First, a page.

Understanding and optimising patient and public involvement in trial oversight: an ethnographic study of eight clinical trials

Karen Coulman*, A Nicholson, A Shaw, A Daykin, LE Selman, Rhiannon Macefield, Gillian Shorter, Helen Cramer, Matt Sydes, Carrol Gamble, Matthew E Pick, G Taylor, J Athene Lane

*Corresponding author for this work

Research output: Contribution to journalArticlepeer-review

4 Citations (Scopus)
16 Downloads (Pure)


BACKGROUND: Trial oversight is important for trial governance and conduct. Patients and/or lay members of the public are increasingly included in trial oversight committees, influenced by international patient and public involvement (PPI) initiatives to improve the quality and relevance of research. However, there is a lack of guidance on how to undertake PPI in trial oversight and tokenistic PPI remains an issue. This paper explores how PPI functions in existing trial oversight committees and provides recommendations to optimise PPI in future trials. This was part of a larger study investigating the role and function of oversight committees in trials facing challenges. METHODS: Using an ethnographic study design, we observed oversight meetings of eight UK trials and conducted semi-structured interviews with members of their trial steering committees (TSCs) and trial management groups (TMGs) including public contributors, trial sponsors and funders. Thematic analysis of data was undertaken, with findings integrated to provide a multi-perspective account of how PPI functions in trial oversight. RESULTS: Eight TSC and six TMG meetings from eight trials were observed, and 66 semi-structured interviews conducted with 52 purposively sampled oversight group members, including three public contributors. PPI was reported as beneficial in trial oversight, with public members contributing a patient voice and fulfilling a patient advocacy role. However, public contributors were not always active at oversight meetings and were sometimes felt to have a tokenistic role, with trialists reporting a lack of understanding of how to undertake PPI in trial oversight. To optimise PPI in trial oversight, the following areas were highlighted: the importance of planning effective strategies to recruit public contributors; considering the level of oversight and stage(s) of trial to include PPI; support for public contributors by the trial team between and during oversight meetings. CONCLUSIONS: We present evidence-based recommendations to inform future PPI in trial oversight. Consideration should be given at trial design stage on how to recruit and involve public contributors within trial oversight, as well as support and mentorship for both public contributors and trialists (in how to undertake PPI effectively). Findings from this study further strengthen the evidence base on facilitating meaningful PPI within clinical trials.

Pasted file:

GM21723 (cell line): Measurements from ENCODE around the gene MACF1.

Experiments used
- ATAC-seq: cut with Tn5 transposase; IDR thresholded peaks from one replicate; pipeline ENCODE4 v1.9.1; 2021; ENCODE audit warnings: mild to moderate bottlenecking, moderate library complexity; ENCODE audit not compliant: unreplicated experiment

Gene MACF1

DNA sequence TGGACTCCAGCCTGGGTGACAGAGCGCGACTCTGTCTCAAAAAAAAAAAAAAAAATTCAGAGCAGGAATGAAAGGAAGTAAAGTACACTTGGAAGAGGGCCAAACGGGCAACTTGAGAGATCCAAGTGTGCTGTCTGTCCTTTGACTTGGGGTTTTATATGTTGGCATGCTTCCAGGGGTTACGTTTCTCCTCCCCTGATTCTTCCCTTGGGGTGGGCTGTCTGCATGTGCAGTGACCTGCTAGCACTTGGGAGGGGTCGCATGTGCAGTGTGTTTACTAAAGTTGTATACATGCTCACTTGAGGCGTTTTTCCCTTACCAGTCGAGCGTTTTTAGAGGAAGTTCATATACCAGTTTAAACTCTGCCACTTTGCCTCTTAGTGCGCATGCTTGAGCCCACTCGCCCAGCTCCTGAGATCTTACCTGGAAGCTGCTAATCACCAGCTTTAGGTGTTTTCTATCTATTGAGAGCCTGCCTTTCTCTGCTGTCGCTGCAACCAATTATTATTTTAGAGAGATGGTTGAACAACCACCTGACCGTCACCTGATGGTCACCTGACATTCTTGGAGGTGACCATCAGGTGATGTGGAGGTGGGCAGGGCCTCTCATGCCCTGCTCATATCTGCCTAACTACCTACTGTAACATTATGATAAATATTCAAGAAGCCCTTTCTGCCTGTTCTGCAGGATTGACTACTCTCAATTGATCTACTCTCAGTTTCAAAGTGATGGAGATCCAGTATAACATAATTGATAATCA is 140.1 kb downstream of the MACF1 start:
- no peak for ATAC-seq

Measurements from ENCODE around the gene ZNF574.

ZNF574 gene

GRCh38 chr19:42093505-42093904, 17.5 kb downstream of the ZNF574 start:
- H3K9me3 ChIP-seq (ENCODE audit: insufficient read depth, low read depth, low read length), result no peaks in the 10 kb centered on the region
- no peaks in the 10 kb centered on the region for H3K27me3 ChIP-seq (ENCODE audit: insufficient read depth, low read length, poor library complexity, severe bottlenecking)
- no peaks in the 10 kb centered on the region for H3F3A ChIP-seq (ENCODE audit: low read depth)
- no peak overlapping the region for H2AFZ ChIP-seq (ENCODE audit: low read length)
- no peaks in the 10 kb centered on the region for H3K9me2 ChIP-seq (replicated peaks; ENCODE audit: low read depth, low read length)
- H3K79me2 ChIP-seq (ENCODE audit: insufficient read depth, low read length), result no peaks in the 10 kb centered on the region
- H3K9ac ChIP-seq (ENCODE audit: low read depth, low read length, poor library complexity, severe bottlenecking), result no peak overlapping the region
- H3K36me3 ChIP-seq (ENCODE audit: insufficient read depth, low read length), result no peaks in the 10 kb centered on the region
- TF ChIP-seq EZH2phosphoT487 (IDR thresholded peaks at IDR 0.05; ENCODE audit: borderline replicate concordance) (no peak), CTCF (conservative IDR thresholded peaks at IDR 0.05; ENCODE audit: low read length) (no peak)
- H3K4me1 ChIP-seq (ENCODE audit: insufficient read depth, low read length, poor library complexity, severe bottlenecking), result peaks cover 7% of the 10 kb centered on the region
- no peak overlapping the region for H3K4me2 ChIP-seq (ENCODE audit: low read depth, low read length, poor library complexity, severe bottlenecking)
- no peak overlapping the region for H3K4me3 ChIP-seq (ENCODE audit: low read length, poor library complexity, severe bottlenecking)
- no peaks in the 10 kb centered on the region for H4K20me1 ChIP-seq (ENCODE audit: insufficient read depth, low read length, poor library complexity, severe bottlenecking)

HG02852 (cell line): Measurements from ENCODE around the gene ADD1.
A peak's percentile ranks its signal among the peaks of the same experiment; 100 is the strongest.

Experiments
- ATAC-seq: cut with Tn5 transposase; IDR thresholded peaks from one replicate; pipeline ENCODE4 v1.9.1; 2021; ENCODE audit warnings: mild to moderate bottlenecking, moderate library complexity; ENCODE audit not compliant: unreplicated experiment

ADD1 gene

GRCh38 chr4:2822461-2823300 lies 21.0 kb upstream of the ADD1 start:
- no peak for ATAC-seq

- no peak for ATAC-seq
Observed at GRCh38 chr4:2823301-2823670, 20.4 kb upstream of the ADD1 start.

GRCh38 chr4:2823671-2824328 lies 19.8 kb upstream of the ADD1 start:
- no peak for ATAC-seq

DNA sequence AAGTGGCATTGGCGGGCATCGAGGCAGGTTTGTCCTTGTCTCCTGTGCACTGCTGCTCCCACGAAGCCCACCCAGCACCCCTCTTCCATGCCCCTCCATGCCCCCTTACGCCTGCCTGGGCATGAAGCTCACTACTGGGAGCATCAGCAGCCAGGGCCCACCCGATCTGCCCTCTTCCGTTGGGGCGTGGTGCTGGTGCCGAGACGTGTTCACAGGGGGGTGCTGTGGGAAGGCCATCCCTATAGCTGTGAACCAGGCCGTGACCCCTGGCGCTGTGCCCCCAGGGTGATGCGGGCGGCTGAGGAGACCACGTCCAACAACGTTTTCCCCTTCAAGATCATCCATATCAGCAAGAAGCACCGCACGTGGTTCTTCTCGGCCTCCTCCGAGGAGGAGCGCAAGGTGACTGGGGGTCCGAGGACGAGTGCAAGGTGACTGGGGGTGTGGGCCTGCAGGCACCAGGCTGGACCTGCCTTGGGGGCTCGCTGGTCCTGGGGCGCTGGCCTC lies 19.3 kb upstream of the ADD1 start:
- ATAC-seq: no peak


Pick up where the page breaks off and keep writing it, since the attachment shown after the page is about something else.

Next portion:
Original languageEnglish
Article number543
Publication statusPublished - 18 Jun 2020


  • public involvement
  • user involvement
  • patient involvement
  • randomised trials
  • trial steering committees
  • trial management groups
  • trial monitoring
  • trial oversight
  • patient and public involvement
  • trials

ASJC Scopus subject areas

  • Medicine(all)
  • Psychology(all)


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